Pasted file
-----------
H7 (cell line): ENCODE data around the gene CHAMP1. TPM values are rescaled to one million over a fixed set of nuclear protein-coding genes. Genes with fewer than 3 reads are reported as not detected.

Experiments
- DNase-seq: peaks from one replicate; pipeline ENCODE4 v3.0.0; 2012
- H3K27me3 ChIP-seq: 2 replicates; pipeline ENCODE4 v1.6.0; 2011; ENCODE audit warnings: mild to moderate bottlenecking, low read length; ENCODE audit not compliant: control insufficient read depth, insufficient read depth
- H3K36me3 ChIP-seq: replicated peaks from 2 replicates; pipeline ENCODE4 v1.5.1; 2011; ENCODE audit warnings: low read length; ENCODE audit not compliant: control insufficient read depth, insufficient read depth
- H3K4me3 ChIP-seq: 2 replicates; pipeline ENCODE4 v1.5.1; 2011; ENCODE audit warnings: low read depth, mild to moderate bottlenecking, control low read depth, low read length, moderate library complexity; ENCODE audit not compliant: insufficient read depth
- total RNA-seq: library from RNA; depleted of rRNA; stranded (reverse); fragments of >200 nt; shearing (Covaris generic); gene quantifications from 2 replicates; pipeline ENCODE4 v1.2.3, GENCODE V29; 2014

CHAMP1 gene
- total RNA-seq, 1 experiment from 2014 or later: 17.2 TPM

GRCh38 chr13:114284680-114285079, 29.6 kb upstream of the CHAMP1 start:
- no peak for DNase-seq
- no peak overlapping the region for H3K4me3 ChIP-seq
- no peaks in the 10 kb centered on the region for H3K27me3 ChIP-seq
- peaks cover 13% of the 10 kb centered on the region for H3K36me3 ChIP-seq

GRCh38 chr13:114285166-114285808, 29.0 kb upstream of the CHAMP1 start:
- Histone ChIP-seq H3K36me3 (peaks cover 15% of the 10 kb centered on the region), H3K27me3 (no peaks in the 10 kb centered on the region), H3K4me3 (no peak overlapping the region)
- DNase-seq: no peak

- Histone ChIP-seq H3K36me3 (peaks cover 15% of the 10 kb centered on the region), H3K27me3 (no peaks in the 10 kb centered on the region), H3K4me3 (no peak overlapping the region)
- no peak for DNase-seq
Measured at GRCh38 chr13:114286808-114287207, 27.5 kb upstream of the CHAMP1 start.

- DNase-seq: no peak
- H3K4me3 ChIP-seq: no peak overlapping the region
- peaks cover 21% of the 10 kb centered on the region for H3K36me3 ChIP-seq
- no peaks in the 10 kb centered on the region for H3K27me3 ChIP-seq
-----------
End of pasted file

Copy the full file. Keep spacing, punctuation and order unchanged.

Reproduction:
H7 (cell line): ENCODE data around the gene CHAMP1. TPM values are rescaled to one million over a fixed set of nuclear protein-coding genes. Genes with fewer than 3 reads are reported as not detected.

Experiments
- DNase-seq: peaks from one replicate; pipeline ENCODE4 v3.0.0; 2012
- H3K27me3 ChIP-seq: 2 replicates; pipeline ENCODE4 v1.6.0; 2011; ENCODE audit warnings: mild to moderate bottlenecking, low read length; ENCODE audit not compliant: control insufficient read depth, insufficient read depth
- H3K36me3 ChIP-seq: replicated peaks from 2 replicates; pipeline ENCODE4 v1.5.1; 2011; ENCODE audit warnings: low read length; ENCODE audit not compliant: control insufficient read depth, insufficient read depth
- H3K4me3 ChIP-seq: 2 replicates; pipeline ENCODE4 v1.5.1; 2011; ENCODE audit warnings: low read depth, mild to moderate bottlenecking, control low read depth, low read length, moderate library complexity; ENCODE audit not compliant: insufficient read depth
- total RNA-seq: library from RNA; depleted of rRNA; stranded (reverse); fragments of >200 nt; shearing (Covaris generic); gene quantifications from 2 replicates; pipeline ENCODE4 v1.2.3, GENCODE V29; 2014

CHAMP1 gene
- total RNA-seq, 1 experiment from 2014 or later: 17.2 TPM

GRCh38 chr13:114284680-114285079, 29.6 kb upstream of the CHAMP1 start:
- no peak for DNase-seq
- no peak overlapping the region for H3K4me3 ChIP-seq
- no peaks in the 10 kb centered on the region for H3K27me3 ChIP-seq
- peaks cover 13% of the 10 kb centered on the region for H3K36me3 ChIP-seq

GRCh38 chr13:114285166-114285808, 29.0 kb upstream of the CHAMP1 start:
- Histone ChIP-seq H3K36me3 (peaks cover 15% of the 10 kb centered on the region), H3K27me3 (no peaks in the 10 kb centered on the region), H3K4me3 (no peak overlapping the region)
- DNase-seq: no peak

- Histone ChIP-seq H3K36me3 (peaks cover 15% of the 10 kb centered on the region), H3K27me3 (no peaks in the 10 kb centered on the region), H3K4me3 (no peak overlapping the region)
- no peak for DNase-seq
Measured at GRCh38 chr13:114286808-114287207, 27.5 kb upstream of the CHAMP1 start.

- DNase-seq: no peak
- H3K4me3 ChIP-seq: no peak overlapping the region
- peaks cover 21% of the 10 kb centered on the region for H3K36me3 ChIP-seq
- no peaks in the 10 kb centered on the region for H3K27me3 ChIP-seq